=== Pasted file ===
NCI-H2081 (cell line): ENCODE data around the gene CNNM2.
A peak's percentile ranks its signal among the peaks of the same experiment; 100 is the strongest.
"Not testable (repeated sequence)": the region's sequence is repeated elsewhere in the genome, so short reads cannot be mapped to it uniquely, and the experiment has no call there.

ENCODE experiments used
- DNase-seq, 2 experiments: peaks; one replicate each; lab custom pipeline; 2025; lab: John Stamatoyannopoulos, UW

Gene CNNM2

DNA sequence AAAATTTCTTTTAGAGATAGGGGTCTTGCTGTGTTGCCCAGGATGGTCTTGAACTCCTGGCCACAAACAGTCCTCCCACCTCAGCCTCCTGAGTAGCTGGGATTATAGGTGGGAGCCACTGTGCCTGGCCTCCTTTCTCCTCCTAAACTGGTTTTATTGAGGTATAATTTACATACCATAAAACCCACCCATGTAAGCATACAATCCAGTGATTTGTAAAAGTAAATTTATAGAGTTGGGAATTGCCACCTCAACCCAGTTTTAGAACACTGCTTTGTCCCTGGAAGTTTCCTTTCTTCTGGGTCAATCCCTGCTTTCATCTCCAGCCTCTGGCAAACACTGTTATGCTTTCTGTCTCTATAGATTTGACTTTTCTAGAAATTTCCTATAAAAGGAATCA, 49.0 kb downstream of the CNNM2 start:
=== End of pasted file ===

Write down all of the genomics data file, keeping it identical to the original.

NCI-H2081 (cell line): ENCODE data around the gene CNNM2.
A peak's percentile ranks its signal among the peaks of the same experiment; 100 is the strongest.
"Not testable (repeated sequence)": the region's sequence is repeated elsewhere in the genome, so short reads cannot be mapped to it uniquely, and the experiment has no call there.

ENCODE experiments used
- DNase-seq, 2 experiments: peaks; one replicate each; lab custom pipeline; 2025; lab: John Stamatoyannopoulos, UW

Gene CNNM2

DNA sequence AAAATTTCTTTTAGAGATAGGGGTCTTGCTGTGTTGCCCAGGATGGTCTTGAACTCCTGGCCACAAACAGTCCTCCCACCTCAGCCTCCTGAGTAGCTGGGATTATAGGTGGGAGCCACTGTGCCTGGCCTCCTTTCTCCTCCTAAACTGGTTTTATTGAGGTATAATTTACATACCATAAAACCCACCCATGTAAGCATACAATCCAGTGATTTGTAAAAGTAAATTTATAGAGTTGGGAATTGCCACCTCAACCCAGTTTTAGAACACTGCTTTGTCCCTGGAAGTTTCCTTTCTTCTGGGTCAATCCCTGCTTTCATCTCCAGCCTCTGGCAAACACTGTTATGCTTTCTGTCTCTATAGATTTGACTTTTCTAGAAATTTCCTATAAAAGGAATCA, 49.0 kb downstream of the CNNM2 start: